Among the more outraged responses to my column, the biggest issue seemed to be freedom of speech. There appears to be some confusion about what the Constitution guarantees. “Hello officer, the stolen goods are in my trunk,” is one example of free speech that can get you incarcerated. Telling a bank officer you plan to skip town with the cash will certainly cut your chances of getting a loan.

Likewise, there’s plenty of constitutionally protected speech that has no place in an interview. Try telling an interviewer, “Kinda heavy, aren’t you?” Or “Man, these undergrads are so hot!” It’s not hard to conjure up examples.

If “be careful what you say,” is good general advice for the job seeker, why is it so controversial to add the word “online”? Maintaining the privacy of comments broadcast to the entire computerized world seems disingenuous. Public speech, while certainly free, is still public.

Your grandma could find and read your blog. Some readers seemed to want to call it snooping if she did. But is it really, when you posted it where all her friends, and total strangers, can read it? If she’s embarrassed by your bad taste or potty mouth, who is to blame for that?

Some of the bloggers in our candidate pool showed questionable judgment in their use of free speech online. Some respondents in The Chronicle’s forums and elsewhere added other examples. My favorite was the blogger who posted his cover letter and the jobs he had applied for, ranked by desirability, on his blog. The problem may not be epidemic, but these aren’t isolated phenomena, either.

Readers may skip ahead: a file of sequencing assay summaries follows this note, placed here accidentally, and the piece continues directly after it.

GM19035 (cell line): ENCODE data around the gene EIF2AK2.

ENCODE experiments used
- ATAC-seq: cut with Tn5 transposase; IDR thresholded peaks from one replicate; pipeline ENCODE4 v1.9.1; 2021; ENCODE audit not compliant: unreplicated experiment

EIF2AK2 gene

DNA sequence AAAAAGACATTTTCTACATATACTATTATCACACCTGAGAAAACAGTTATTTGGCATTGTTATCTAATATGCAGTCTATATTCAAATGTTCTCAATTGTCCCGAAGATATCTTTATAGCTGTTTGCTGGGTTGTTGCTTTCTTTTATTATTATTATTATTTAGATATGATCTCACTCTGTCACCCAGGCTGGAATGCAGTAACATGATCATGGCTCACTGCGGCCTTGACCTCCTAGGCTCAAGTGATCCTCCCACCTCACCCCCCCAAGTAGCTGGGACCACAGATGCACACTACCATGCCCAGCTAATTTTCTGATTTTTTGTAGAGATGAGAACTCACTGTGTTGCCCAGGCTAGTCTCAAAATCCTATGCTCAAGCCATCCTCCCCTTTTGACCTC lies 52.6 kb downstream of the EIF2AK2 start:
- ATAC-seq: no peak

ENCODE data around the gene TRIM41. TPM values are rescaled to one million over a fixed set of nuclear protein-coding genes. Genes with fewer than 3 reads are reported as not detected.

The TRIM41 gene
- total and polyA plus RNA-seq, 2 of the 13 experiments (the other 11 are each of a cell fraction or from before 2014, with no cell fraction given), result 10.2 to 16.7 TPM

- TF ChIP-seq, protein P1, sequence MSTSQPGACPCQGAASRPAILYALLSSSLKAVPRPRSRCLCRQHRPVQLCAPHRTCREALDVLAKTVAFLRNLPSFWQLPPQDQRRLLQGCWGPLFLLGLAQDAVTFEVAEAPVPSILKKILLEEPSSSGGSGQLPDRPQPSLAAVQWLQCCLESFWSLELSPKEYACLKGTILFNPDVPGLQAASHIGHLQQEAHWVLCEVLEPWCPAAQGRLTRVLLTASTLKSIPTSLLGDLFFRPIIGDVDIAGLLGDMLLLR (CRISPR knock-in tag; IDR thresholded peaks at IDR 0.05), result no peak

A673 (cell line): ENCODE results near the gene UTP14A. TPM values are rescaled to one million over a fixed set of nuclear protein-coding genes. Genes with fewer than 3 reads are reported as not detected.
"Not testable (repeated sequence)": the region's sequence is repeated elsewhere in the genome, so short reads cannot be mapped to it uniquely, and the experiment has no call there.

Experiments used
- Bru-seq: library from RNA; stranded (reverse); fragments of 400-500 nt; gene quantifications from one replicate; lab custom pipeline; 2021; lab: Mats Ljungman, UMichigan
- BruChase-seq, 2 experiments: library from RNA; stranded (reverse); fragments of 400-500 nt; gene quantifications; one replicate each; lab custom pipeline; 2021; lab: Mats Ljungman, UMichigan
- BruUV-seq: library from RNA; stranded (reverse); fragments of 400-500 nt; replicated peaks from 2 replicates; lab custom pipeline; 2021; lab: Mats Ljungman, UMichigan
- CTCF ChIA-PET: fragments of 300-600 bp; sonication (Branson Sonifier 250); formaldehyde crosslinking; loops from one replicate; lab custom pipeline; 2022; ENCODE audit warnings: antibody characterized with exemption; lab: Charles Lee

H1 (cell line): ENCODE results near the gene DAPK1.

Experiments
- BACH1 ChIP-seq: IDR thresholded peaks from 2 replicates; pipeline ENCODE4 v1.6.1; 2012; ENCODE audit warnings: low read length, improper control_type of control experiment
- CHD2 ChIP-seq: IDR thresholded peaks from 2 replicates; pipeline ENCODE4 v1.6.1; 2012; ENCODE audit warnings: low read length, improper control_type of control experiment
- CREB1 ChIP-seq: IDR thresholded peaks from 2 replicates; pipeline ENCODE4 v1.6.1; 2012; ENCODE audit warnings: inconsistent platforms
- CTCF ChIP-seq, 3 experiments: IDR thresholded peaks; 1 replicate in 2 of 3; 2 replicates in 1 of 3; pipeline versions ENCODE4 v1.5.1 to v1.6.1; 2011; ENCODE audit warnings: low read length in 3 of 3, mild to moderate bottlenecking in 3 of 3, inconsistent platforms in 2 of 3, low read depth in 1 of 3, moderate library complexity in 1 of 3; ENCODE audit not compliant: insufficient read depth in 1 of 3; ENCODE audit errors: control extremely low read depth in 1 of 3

A few respondents suggested my department’s committee members should be grateful the blogs were there to give us warning. An astute observer suggested that a better title for the piece, to express the heart of the matter, would be “Too Much Information.” Maybe so.

The title I settled on (“Bloggers Need Not Apply”) was attention-grabbing and hyperbolic, as were some blogs’ subsequent calls for my head, I assume. But of course our committee didn’t use blogs as a disqualifier, as my column made clear. Lots of bloggers still misread that and assumed we had.

I stated that several committee members had reservations about hiring a blogger, which many respondents dismissed as irrational. I can’t speak for every committee member’s reasons, or every blogger’s good judgment.

This revives the point that the issue is not the medium itself, but how it is used. Search-committee members have to consider a candidate’s potential impact on their department and institution as a whole. If your blog raises doubts about you, those doubts would reasonably be factored into the equation. If a blogging candidate seems a loose cannon online, the department could easily regard that as a liability, not an asset.

Another issue that emerged is whether it’s acceptable for search committees to Google job candidates. My guess is that that practice will become commonplace, as the Internet is more integrated into our professional lives. We all share the same electronic atmosphere. Kirschenbaum and his respondents seemed to want more, rather than less, use of the Internet in the hiring process.

Hiring practices vary among states and kinds of institutions. State institutions follow government employment policies, since their hires are employed by the state. At private institutions, the hiring committee answers to the administration and trustees. Our committee was expected to be rigorous and thorough in seeking the best candidate for the job.